FBI finds method to hack gunman’s iPhone without Apple’s help

March 27, 2016
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S government applies to drop court case that pitted tech giants against law enforcement agents in a battle over the limits of encryption and privacy.

The American government is abandoning its legal action against Apple after FBI investigators found a way to unlock an encrypted iPhone used by one of the San Bernardino gunmen, according to court papers filed on Monday.

The tech giant had been fighting a court order that required it to develop software that would unlock the phone, fearing it would make its encryption software redundant.

In response, the FBI said it was the only way to access data on Syed Rizwan Farook’s handset and find out whether he had been in touch with the Islamic State of Iraq and the Levant or other terrorists before he and his wife shot dead 14 people in California last year. The couple died in a shootout with police.

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Weapons and ammunition carried by the suspects in the mass shooting in San Bernardino, California 
The phone was protected with Apple’s latest encryption technology, effectively erasing data on the phone after ten failed password attempts.

In its original filing, the US Attorney’s Office argued: “Apple has the exclusive technical means which would assist the government in completing its search, but has declined to provide that assistance voluntarily.”

Last month, Magistrate Judge Sheri Pym ordered Apple to comply with the request prompting a very public debate about the limits of privacy.

Apple won the backing of a string of major Silicon Valley tech companies, who warned that any software workaround would soon spread to unscrupulous users, weakening protection for all consumers.

They also feared the US government had picked the strongest case it could find – with 14 murders and the spectre of Islamic terrorism – to push for a measure it knew would undermine encryption.

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Tim Cook, CEO of Apple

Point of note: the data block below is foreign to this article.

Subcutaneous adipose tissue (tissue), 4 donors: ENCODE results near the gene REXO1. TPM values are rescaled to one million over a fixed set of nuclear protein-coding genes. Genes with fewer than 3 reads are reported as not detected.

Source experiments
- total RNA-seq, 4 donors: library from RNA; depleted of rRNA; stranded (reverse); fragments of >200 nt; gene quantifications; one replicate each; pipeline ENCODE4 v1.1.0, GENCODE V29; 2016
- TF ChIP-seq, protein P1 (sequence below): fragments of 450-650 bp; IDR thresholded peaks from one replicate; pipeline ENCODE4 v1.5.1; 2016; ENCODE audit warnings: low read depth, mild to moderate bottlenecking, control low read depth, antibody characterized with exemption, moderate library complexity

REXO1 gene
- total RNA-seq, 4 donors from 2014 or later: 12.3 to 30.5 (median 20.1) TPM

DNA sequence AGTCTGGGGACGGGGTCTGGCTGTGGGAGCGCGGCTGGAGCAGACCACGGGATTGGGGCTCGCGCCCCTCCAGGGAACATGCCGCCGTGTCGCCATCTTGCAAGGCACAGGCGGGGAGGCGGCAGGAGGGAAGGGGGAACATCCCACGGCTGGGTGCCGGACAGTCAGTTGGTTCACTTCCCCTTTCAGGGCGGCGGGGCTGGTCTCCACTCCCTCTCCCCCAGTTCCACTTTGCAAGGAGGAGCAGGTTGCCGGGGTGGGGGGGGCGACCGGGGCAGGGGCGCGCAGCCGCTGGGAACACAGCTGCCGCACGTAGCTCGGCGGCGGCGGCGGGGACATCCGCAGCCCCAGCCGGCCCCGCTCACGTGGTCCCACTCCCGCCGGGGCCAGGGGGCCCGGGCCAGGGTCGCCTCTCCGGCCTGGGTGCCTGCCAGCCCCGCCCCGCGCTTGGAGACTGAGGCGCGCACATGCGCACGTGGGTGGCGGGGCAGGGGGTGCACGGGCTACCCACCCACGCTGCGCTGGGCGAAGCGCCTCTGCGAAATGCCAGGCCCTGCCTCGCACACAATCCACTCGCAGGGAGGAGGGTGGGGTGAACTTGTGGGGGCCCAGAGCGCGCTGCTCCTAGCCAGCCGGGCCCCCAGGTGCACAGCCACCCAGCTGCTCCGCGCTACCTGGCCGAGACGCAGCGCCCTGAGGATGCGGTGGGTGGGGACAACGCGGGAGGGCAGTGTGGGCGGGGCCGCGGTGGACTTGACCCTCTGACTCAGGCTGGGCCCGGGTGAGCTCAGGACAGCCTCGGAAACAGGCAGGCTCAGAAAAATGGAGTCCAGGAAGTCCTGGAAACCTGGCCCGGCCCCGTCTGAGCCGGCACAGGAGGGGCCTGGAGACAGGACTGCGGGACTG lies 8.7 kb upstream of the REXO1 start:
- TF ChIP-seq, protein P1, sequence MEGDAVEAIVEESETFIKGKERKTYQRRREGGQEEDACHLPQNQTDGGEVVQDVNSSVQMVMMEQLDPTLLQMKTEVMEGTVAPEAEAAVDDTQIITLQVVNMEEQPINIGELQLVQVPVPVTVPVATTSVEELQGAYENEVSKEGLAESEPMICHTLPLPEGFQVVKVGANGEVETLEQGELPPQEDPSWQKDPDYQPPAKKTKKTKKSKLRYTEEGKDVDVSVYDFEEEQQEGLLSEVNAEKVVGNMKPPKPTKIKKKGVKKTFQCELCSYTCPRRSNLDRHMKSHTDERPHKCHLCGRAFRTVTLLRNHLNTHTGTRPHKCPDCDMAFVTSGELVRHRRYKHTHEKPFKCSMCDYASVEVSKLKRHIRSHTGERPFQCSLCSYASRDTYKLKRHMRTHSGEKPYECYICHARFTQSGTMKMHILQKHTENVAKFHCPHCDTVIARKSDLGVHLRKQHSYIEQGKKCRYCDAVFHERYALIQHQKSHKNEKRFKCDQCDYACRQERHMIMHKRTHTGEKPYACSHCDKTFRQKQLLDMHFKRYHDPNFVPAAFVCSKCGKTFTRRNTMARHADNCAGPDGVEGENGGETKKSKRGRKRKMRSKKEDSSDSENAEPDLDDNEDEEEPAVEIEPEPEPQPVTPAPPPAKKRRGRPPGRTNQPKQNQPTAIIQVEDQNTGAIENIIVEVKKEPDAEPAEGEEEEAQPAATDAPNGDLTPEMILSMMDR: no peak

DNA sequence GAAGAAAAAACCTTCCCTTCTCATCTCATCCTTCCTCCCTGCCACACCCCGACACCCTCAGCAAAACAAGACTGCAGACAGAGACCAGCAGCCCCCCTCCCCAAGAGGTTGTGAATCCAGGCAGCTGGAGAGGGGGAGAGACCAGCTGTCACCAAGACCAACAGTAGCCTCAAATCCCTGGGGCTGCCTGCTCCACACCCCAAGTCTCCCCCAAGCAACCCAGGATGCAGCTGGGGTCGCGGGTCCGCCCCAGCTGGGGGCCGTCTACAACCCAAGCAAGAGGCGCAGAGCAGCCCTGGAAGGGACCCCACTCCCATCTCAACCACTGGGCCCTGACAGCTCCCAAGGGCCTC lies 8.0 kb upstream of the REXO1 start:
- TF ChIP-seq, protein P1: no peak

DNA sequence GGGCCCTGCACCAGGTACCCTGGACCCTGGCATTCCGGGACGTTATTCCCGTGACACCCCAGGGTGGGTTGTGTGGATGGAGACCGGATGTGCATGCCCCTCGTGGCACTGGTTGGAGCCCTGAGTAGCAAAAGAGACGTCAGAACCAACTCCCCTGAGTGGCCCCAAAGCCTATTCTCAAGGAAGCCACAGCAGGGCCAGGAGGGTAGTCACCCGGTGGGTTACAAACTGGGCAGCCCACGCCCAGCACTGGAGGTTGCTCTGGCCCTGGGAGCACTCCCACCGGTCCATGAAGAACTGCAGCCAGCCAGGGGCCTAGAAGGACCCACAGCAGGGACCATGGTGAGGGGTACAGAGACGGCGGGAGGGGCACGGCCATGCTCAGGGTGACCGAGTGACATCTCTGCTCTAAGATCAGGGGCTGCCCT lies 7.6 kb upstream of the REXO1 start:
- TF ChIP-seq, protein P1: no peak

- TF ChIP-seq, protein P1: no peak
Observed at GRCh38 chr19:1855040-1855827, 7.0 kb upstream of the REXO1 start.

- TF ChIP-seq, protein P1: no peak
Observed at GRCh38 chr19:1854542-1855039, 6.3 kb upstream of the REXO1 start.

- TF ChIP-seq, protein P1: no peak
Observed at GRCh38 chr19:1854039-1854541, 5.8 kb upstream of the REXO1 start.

Tim Cook, chief executive of Apple, said the action would put civil liberties on a “slippery slope”.

“No one should have a key that turns a billion locks,” he said.

However, last week, investigators said they had been contacted by a third party who claimed to have a method to unlock the phone.

“Testing is required to determine whether it is a viable method that will not compromise date on Farook’s iPhone,” it said at the time.

“If the method is viable, it should eliminate the need for the assistance from Apple Inc set forth in the All Writs Act Order in this case.”

That has now happened, according to Eileen Decker, the most senior federal prosecutor in Los Angeles.

“Although this step in the investigation is now complete, we will continue to explore every lead, and seek any appropriate legal process, to ensure our investigation collects all of the evidence related to this terrorist attack,” she added.

What does the FBI want?

The FBI is trying to get access to San Bernardino gunman Syed Farook’s iPhone 5C to help with its investigation into the shooting that left 14 people in California dead. While it has the handset, the FBI can’t unlock the phone’s passcode, nor can it read any of the communications data stored on the phone because of Apple’s end-to-end encryption. It took Apple to court to ask for help.

What did the court say?

The US district court ruled that Apple must help the FBI in its investigation by creating special software for this one iPhone 5C and by cracking its passcode. Apple can dispute the order on the grounds that it is “burdensome” or that it will “cause irreparable harm” to the company. After that, it must appeal to a higher court.

Why is Apple is refusing to help the FBI?

Apple doesn’t currently have a key that will unlock the phone and has refused to create one for fear that it could be exploited by criminals and governments alike to access personal information stored on the secure devices. Tim Cook, Apple chief executive, said that creating a master key would set a “dangerous precedent”. If the court dictates that Apple must comply with the FBI’s request it could face daily fines or, in theory, send an Apple executive to prison.

Why is it so important?

The case has riled Silicon Valley. Facebook, WhatsApp and Google have all come out in support of Apple, while Bill Gates has sided with the FBI. What happens next could give law enforcement in both the US and around the world new powers to monitor communications and access private data. It comes as a separate debate over backdoors for end-to-end encryption is going on the UK with Theresa May’s Investigatory Powers Bill. Apple has called for the formation of a US Government committee that will look at the ramifications of the case in terms of law enforcement, national security, privacy and personal freedoms.

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